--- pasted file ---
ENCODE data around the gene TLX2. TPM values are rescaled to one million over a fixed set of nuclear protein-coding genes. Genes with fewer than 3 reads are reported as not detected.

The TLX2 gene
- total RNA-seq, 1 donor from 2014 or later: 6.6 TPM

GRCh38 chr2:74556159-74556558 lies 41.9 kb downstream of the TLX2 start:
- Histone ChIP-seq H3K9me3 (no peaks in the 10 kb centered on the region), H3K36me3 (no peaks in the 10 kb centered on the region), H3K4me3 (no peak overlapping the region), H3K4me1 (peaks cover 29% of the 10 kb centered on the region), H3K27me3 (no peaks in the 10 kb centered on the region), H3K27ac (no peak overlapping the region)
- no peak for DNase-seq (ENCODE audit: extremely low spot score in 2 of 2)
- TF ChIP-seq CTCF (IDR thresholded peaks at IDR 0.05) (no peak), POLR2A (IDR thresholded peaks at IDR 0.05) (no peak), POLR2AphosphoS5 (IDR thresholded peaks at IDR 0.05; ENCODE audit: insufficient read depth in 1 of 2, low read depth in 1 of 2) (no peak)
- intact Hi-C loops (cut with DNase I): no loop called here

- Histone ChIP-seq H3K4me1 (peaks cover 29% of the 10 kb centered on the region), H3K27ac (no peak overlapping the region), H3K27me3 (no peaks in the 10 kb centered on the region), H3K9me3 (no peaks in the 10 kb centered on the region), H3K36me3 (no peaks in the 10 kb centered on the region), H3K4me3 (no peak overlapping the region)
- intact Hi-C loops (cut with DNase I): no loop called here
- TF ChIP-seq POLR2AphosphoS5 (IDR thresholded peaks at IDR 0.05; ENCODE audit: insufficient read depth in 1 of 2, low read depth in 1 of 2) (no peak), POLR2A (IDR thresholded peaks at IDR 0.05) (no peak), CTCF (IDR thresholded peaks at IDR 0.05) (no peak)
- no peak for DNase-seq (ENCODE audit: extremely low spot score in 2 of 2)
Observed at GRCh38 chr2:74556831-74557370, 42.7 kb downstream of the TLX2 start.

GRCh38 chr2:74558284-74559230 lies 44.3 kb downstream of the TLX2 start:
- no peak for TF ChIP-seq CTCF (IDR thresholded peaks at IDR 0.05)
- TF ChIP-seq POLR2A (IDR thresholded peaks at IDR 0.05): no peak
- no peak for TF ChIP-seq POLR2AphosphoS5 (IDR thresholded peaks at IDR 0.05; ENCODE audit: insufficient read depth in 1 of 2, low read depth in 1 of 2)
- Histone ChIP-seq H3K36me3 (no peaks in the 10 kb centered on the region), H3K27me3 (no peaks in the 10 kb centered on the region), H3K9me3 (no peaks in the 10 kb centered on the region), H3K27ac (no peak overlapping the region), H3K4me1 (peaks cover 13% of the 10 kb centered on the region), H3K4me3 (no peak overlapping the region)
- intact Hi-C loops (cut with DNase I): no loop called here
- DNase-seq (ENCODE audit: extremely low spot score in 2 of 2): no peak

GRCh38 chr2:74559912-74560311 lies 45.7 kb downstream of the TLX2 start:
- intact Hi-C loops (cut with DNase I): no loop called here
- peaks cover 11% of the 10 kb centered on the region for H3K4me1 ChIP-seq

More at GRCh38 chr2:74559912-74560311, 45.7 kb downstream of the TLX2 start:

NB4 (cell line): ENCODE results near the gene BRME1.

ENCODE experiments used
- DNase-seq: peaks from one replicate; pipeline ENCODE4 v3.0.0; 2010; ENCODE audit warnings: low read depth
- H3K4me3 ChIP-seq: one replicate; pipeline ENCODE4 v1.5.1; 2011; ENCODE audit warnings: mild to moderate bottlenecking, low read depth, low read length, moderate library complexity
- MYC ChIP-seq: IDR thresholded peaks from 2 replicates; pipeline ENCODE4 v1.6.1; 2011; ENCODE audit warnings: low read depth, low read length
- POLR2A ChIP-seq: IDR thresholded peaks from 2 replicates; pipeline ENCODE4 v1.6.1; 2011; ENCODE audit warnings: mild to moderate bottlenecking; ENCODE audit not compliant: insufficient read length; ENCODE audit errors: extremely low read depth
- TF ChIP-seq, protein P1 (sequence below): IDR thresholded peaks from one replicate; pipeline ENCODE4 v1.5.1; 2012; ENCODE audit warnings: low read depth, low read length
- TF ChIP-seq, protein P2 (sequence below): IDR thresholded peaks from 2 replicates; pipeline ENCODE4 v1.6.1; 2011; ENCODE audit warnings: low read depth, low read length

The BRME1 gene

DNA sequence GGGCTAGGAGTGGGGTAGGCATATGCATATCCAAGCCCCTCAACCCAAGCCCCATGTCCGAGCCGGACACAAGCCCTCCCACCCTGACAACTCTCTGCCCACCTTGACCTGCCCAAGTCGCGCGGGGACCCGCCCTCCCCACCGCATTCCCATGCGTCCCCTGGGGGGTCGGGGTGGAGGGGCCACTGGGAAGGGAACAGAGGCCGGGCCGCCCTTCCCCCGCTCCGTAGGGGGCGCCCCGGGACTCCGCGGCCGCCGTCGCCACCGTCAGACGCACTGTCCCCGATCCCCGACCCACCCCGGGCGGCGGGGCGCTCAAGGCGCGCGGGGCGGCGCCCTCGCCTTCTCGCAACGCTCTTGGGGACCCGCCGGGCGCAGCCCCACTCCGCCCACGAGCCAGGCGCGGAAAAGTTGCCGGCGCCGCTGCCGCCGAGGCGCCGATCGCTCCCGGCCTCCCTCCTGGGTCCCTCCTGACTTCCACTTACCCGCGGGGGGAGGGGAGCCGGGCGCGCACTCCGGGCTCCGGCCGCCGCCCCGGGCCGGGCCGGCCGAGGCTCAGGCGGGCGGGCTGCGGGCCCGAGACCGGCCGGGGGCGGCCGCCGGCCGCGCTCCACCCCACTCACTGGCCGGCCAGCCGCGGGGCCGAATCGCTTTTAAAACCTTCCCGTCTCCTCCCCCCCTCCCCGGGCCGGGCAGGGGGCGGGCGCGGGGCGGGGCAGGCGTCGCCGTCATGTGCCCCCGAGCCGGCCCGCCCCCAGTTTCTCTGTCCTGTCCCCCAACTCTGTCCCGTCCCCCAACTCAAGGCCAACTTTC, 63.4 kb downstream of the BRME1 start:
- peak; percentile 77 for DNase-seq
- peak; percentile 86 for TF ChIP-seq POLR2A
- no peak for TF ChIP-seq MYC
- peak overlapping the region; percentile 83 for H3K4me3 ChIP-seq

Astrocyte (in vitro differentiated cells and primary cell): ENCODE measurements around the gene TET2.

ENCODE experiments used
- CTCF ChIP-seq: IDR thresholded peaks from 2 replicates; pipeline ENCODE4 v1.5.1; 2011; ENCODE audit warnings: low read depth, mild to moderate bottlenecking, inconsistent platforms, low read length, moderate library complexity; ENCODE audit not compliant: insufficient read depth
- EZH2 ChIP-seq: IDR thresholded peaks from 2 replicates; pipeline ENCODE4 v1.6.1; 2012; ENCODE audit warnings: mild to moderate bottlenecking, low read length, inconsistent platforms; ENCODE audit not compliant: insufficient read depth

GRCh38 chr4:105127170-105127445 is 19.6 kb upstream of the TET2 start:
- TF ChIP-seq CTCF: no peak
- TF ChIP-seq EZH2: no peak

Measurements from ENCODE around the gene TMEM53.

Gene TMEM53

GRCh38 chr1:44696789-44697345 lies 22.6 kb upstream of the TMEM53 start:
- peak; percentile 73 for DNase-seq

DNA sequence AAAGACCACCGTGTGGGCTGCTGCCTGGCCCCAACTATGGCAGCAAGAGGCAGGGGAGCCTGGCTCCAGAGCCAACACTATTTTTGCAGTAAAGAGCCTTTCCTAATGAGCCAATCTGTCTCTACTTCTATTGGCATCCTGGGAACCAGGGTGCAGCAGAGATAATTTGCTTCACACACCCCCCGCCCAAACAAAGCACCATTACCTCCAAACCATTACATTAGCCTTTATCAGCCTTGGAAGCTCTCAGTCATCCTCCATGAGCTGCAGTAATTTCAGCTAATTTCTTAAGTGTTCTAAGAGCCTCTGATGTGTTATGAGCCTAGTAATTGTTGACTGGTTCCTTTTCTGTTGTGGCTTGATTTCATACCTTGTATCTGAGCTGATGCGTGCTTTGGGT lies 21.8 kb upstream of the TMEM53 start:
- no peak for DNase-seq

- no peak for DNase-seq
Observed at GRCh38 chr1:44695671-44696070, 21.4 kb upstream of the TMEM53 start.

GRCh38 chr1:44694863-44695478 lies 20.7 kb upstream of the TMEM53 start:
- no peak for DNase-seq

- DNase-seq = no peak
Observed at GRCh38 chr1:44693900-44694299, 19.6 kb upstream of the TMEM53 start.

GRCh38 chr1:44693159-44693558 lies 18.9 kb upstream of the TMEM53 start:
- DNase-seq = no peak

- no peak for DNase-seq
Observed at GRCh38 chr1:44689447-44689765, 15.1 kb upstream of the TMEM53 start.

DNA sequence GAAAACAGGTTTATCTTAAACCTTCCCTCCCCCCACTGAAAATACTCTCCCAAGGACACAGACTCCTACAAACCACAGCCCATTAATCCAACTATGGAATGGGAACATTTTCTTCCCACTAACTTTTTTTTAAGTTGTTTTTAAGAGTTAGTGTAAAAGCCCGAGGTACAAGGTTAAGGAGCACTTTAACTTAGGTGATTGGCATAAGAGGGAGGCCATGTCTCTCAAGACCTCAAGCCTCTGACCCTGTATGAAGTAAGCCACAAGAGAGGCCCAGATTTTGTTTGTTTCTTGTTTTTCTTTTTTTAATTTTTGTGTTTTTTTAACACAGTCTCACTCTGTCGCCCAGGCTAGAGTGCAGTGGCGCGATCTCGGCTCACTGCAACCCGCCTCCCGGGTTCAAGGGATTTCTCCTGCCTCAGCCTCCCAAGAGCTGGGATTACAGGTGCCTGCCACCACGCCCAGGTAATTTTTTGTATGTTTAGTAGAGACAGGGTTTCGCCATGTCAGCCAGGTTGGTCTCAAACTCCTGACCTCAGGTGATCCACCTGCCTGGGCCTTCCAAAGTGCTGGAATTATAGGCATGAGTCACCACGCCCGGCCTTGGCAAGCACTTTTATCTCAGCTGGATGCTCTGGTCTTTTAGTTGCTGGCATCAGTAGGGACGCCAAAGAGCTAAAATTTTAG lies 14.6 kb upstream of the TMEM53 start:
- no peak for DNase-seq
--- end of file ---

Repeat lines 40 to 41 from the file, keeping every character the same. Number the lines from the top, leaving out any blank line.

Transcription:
ENCODE experiments used
- CTCF ChIP-seq: IDR thresholded peaks from 2 replicates; pipeline ENCODE4 v1.5.1; 2011; ENCODE audit warnings: low read depth, mild to moderate bottlenecking, inconsistent platforms, low read length, moderate library complexity; ENCODE audit not compliant: insufficient read depth